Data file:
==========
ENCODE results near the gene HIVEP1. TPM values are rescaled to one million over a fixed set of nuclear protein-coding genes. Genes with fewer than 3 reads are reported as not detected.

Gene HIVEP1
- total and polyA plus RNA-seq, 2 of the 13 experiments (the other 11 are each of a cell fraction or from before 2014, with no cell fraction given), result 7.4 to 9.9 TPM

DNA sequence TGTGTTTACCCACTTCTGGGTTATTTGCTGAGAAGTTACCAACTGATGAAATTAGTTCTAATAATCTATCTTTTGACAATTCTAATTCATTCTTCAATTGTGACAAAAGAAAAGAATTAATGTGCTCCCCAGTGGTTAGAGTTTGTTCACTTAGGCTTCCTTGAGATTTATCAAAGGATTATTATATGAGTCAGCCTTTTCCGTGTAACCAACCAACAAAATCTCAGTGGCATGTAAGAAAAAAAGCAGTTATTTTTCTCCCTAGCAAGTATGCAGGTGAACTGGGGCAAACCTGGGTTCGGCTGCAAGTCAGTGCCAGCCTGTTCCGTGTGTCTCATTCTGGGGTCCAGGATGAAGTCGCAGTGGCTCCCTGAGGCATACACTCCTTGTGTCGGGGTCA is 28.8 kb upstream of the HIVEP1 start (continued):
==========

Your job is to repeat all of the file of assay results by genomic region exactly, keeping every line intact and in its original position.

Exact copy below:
ENCODE results near the gene HIVEP1. TPM values are rescaled to one million over a fixed set of nuclear protein-coding genes. Genes with fewer than 3 reads are reported as not detected.

Gene HIVEP1
- total and polyA plus RNA-seq, 2 of the 13 experiments (the other 11 are each of a cell fraction or from before 2014, with no cell fraction given), result 7.4 to 9.9 TPM

DNA sequence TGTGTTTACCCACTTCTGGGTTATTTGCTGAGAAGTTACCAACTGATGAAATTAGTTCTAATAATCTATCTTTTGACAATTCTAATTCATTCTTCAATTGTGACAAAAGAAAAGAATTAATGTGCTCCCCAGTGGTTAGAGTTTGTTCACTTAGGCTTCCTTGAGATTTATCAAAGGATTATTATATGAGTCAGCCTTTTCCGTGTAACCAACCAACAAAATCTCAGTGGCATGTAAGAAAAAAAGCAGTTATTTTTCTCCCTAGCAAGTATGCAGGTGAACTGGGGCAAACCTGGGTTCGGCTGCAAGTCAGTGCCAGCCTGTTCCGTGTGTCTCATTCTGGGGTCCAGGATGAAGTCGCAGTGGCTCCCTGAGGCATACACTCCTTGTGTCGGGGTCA is 28.8 kb upstream of the HIVEP1 start (continued):